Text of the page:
Charles M-P Chip George of Law Office of Charles M-P George, Coral Gables, and Maria E. Dalmanieras of Boyd Richards Parker, Miami, for appellant. Daniel G. Williams and Alana Weatherstone of Gordon & Partners, P.A., Palm Beach Gardens, and Kara Rockenbach Link and David A. Noel of Link & Rockenbach, PA, West Palm Beach, for appellees.
Not final until disposition of timely filed motion for rehearing.
Appeal of a non-final order from the Circuit Court for the Nineteenth Judicial Circuit, Martin County; Gary L. Sweet, Judge; L.T. Case No. 2019CA000951.
Charles M-P "Chip" George of Law Office of Charles M-P George, Coral Gables, and Maria E. Dalmanieras of Boyd Richards Parker, Miami, for appellant.
Daniel G. Williams and Alana Weatherstone of Gordon & Partners, P.A., Palm Beach Gardens, and Kara Rockenbach Link and David A. Noel of Link & Rockenbach, PA, West Palm Beach, for appellees.
Ebsary Foundation Company appeals the circuit court's order granting Thomas Servinsky's motion for leave to amend to state a claim for punitive damages. Servinsky's punitive damages claim is based on the allegation that Ebsary negligently hired Michael Pool and gave him a company vehicle. While in the company vehicle, Pool crashed into Servinsky and caused significant injuries. We agree that Servinsky failed to proffer sufficient evidence to make a reasonable showing that he is entitled to recover punitive damages under section 768.72, Florida Statutes (2019), and reverse the circuit court's order.
In October 2016, Ebsary hired Pool as a superintendent and provided him with a company vehicle. In December 2016, Pool was driving the company vehicle when he crashed into Servinsky. The crash totaled both vehicles and caused significant injuries. Servinsky and his wife sued Ebsary, Pool, and Geico General Insurance Company.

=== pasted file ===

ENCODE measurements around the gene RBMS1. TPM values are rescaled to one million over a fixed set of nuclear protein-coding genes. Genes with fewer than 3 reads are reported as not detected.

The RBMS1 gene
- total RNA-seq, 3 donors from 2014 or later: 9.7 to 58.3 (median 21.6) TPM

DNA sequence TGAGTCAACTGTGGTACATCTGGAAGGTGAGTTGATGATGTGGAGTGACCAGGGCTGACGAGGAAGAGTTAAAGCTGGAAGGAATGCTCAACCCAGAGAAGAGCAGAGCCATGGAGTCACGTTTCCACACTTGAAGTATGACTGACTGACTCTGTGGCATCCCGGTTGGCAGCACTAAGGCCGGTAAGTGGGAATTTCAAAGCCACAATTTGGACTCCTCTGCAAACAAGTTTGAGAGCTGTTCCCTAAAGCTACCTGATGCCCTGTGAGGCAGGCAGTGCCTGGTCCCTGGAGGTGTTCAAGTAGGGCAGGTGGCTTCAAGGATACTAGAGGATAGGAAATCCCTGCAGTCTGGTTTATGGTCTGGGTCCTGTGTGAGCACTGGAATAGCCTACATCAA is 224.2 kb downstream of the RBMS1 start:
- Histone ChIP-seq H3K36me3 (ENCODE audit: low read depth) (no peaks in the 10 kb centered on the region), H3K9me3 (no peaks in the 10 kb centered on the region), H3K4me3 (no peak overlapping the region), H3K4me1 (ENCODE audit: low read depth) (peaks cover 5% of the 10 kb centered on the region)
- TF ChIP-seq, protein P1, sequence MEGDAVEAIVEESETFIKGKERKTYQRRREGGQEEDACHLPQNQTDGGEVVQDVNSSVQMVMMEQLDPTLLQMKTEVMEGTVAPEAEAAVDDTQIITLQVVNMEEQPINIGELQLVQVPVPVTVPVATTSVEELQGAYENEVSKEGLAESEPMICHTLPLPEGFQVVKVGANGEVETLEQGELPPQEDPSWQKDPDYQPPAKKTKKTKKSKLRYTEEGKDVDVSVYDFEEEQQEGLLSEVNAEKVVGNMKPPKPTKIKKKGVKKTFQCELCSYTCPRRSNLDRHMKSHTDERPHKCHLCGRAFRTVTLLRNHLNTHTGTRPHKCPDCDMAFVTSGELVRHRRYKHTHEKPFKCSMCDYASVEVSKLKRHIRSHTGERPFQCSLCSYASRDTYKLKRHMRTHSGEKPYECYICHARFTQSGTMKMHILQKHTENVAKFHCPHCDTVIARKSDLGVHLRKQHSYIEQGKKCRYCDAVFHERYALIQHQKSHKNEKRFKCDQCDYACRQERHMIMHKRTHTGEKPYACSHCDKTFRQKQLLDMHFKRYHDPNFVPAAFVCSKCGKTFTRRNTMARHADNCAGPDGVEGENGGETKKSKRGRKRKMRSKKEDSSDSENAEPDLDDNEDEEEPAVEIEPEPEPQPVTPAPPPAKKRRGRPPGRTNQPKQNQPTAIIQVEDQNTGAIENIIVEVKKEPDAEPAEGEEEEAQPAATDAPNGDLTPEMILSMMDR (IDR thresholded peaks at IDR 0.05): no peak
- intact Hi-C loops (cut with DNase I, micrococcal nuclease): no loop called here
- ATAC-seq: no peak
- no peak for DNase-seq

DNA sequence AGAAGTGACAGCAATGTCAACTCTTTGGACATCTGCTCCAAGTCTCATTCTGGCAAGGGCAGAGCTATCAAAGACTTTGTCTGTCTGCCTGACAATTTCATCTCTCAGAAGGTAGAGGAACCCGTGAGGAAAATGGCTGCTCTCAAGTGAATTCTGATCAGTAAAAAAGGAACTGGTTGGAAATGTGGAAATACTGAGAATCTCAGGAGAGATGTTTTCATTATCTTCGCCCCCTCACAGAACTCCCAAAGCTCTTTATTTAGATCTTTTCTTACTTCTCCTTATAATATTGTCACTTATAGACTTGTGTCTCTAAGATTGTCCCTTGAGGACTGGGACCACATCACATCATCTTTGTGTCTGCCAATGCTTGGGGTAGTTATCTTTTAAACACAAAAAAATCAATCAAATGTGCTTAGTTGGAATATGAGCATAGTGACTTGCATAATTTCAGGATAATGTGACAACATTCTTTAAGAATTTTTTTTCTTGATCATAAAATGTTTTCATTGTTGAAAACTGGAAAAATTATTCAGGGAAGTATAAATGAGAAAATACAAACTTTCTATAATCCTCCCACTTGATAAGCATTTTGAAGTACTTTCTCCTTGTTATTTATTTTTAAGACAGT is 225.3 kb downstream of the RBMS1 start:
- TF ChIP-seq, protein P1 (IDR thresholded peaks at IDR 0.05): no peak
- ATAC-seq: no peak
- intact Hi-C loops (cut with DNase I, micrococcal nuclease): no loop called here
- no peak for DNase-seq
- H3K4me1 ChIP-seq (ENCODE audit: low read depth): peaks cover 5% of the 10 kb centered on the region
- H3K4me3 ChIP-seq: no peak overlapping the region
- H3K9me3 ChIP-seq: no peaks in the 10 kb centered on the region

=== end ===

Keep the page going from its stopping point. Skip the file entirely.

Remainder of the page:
The Servinskys filed an amended complaint alleging, in part, negligence against Pool, vicarious liability against Ebsary, and negligent hiring against Ebsary. The first amended complaint also included a claim for punitive damages against Pool. The circuit court granted the motion for leave to amend the complaint to include the punitive damages claim against Pool and the negligent hiring claim against Ebsary.
Later, the Servinskys again sought to amend their complaint to assert a claim for punitive damages against Ebsary. The circuit court allowed the amendment. In their proposed second amended complaint, the Servinskys alleged that Ebsary was grossly negligent in hiring Pool by not conducting an adequate pre-employment screening, failing to obtain a driving and criminal history, and failing to confirm that he held a valid driver's license.
In support of their motion, the Servinskys attached Pool's job offer, a background and driving check performed by United Screening Services, a Florida Traffic Crash Report, Ebsary's president's handwritten notes of his post-accident termination discussion with Pool, and the depositions of Thomas Servinsky and Ebsary's president.
After a hearing, the circuit court granted the Servinskys' motion for leave to state a claim for punitive damages against Ebsary. The circuit court reasoned that a more prudent investigation would have shown that Ebsary should not have hired Pool and given him keys to a company vehicle.